Hey, Federal Workers, These Bills Could Affect Your Job

Feds need raises. Feds don’t need bonuses. And are there too many Feds overall? Congress is awash in bills to change federal employee pay and benefits, one way or the other.

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Feds need raises.

Feds don’t need bonuses.

And are there too many Feds overall?

Congress is awash in bills to change federal employee pay and benefits, one way or the other. Here is a look at three recent proposals:

Upping Feds’ Pay (Pace)
Rep. Gerry Connolly, D-Va., and Sen. Brian Schatz, D-Hi., are proposing a bill, known as the Federal Adjustment of Income Rate (FAIR) Act, which will help Feds “keep pace with the private sector and boost morale” through a 3.8 percent pay raise.

The last time federal employees received a pay raise above 3 percent was in 2009, when Feds got a 3.9 percent pay raise, notes Andy Medici at Federal Times. William Dougan, the president of the National Federation of Federal Employees, said the legislation would make up for five years of pay freezes and small raises.

“In the last five years, federal employees have lost a significant amount of buying power due to pay adjustments failing to keep up with basic inflation,” Dougan told Federal Times.

Private sector wages have outpaced federal pay by 6.3 percent over the last five years, according to the Department of Labor’s Employment Cost Index.

Federal employee groups have criticized the one percent pay bump for the last two years, calling it insufficient and even “pitiful,” according to Eric Katz at Government Executive.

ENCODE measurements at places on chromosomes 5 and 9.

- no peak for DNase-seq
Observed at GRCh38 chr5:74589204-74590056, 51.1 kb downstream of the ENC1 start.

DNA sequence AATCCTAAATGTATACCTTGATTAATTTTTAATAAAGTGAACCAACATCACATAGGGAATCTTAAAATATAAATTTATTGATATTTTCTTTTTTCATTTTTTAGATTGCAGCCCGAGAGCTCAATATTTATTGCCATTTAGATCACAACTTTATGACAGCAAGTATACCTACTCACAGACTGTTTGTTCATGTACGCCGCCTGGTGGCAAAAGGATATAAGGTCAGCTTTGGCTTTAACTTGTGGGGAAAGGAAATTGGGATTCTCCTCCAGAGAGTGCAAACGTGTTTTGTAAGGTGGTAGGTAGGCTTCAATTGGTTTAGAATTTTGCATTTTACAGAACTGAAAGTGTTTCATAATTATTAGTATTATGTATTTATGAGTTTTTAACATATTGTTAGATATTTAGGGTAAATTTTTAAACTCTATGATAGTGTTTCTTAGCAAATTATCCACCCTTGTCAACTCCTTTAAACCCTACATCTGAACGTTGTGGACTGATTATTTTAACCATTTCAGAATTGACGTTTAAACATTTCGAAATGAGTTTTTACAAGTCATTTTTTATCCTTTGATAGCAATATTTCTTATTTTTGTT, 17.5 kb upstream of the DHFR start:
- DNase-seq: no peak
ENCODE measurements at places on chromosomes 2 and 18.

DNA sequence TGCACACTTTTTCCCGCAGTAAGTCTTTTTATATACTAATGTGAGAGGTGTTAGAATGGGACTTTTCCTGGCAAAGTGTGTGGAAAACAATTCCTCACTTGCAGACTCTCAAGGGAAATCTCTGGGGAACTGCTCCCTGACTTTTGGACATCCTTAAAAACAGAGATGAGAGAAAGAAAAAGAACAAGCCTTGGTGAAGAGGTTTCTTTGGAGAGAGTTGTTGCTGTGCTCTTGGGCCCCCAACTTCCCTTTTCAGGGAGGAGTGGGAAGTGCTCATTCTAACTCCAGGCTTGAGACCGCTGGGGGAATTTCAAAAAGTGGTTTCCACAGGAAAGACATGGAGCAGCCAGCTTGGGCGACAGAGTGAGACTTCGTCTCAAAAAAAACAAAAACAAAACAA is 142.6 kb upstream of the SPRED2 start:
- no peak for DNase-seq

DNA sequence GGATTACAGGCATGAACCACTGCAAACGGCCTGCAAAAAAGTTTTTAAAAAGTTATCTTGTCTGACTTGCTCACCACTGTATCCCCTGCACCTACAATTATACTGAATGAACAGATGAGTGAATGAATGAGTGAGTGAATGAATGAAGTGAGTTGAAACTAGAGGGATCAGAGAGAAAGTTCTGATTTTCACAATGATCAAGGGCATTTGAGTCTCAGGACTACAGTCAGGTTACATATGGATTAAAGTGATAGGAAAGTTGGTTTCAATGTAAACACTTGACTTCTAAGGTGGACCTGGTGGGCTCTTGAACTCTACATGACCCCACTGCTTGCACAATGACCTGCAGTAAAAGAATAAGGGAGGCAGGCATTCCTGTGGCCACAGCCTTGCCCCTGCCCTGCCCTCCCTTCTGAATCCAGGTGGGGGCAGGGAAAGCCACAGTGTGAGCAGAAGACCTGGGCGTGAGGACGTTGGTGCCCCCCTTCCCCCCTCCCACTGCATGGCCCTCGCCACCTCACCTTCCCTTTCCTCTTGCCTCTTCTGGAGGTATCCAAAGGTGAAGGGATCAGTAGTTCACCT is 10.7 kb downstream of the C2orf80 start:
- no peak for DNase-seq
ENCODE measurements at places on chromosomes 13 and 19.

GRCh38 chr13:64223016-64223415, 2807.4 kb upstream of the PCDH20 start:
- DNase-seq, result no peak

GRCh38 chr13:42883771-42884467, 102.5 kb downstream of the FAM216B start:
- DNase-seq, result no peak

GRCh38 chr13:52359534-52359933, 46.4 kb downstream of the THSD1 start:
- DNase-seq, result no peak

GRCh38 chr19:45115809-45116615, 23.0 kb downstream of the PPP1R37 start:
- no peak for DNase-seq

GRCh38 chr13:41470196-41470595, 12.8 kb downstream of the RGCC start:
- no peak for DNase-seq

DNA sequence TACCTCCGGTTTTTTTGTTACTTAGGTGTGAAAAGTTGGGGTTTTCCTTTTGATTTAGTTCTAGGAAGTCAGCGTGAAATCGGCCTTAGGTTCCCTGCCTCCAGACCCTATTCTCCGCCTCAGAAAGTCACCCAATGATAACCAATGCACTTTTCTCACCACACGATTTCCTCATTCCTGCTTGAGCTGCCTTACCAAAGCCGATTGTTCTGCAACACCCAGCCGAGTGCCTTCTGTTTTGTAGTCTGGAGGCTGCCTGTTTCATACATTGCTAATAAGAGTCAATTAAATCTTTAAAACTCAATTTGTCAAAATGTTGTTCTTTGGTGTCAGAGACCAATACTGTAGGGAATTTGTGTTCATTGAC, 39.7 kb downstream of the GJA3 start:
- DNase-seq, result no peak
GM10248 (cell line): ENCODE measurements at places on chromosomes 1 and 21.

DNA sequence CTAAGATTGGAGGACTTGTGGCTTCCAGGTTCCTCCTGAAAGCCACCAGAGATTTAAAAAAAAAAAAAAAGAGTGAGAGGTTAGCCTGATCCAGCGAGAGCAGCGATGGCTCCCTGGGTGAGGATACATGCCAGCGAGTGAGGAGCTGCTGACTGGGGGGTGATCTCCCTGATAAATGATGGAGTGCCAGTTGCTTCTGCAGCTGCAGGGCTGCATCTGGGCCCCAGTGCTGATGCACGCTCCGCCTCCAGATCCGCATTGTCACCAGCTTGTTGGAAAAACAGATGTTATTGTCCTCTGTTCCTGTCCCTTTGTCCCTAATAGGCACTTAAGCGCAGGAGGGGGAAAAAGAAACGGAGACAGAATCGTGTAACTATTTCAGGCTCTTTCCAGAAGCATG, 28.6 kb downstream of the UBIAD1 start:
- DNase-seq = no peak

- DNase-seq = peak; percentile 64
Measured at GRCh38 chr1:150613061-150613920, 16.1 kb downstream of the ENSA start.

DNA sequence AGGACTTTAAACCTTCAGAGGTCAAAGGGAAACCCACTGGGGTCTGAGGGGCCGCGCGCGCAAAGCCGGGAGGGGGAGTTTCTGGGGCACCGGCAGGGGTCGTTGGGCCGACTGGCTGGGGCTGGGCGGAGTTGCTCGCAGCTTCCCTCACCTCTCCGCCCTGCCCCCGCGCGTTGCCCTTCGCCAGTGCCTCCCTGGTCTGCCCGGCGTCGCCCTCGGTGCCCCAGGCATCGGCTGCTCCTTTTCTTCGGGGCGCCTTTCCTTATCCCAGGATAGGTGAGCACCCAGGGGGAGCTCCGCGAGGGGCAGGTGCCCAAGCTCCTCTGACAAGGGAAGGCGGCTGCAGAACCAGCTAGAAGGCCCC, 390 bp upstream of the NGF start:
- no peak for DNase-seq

The legislation will be co-sponsored by Reps. Steny Hoyer, D-MD; Elijah Cummings, D-MD; Chris Van Hollen, D-MD; Stephen Lynch, D-MA; and Donald Beyer, D-VA.

Revoke those bonuses
The VA paid more than $380,000 in bonuses to executives at 38 hospitals that are under investigation for falsifying wait times for medical care in 2013, according to  Rep. Jeff Miller, R-Fla, chairman of the House Veterans’ Affairs Committee. Under a new bill, the VA secretary would issue an order for an employee to pay back part or all of a bonus if deemed a “failed employee,” according to Miller’s news release. The employee would have a chance for a hearing before a final decision, according to Jacqueline Klimas at the Washington Times.

The new legislation would allow the Veterans Affairs secretary to withdraw a bonus from an employee, according to Miller.

“I believe the ability to recoup a bonus based on bad or manipulated performance data is a tool the secretary needs and that the American public would expect,” Miller said at a hearing, according to theWashington Times.

10 Percent of Feds in Jeopardy?
Reps. Cynthia Lummis, R-WY, and Mick Mulvaney, R-SC, introduced legislation last week – known as the Federal Workforce Reduction Through Attrition Act (H.R. 417) – that would limit new federal hires to one employee for every three that retire or leave service, saving a previously estimated $35 billion over five years without forcing any current federal employees out of a job, according to Ian Smith atFedSmith.

“We’ve racked up over $18 trillion in debt simply because Washington has no idea when to stop spending,” Lummis said in a statement.

The ultimate objective: Force agencies to slash the entire workforce by 10 percent by Sept. 30, 2016 and hold the government to its new size from that point forward. Postal workers would be exempt. A hiring freeze would be imposed on any agency that failed to make the required cuts, writes Sarah Westwood at the Washington Examiner.
Want to weigh in? Post a comment below or email me at adoggett@300brand.com.

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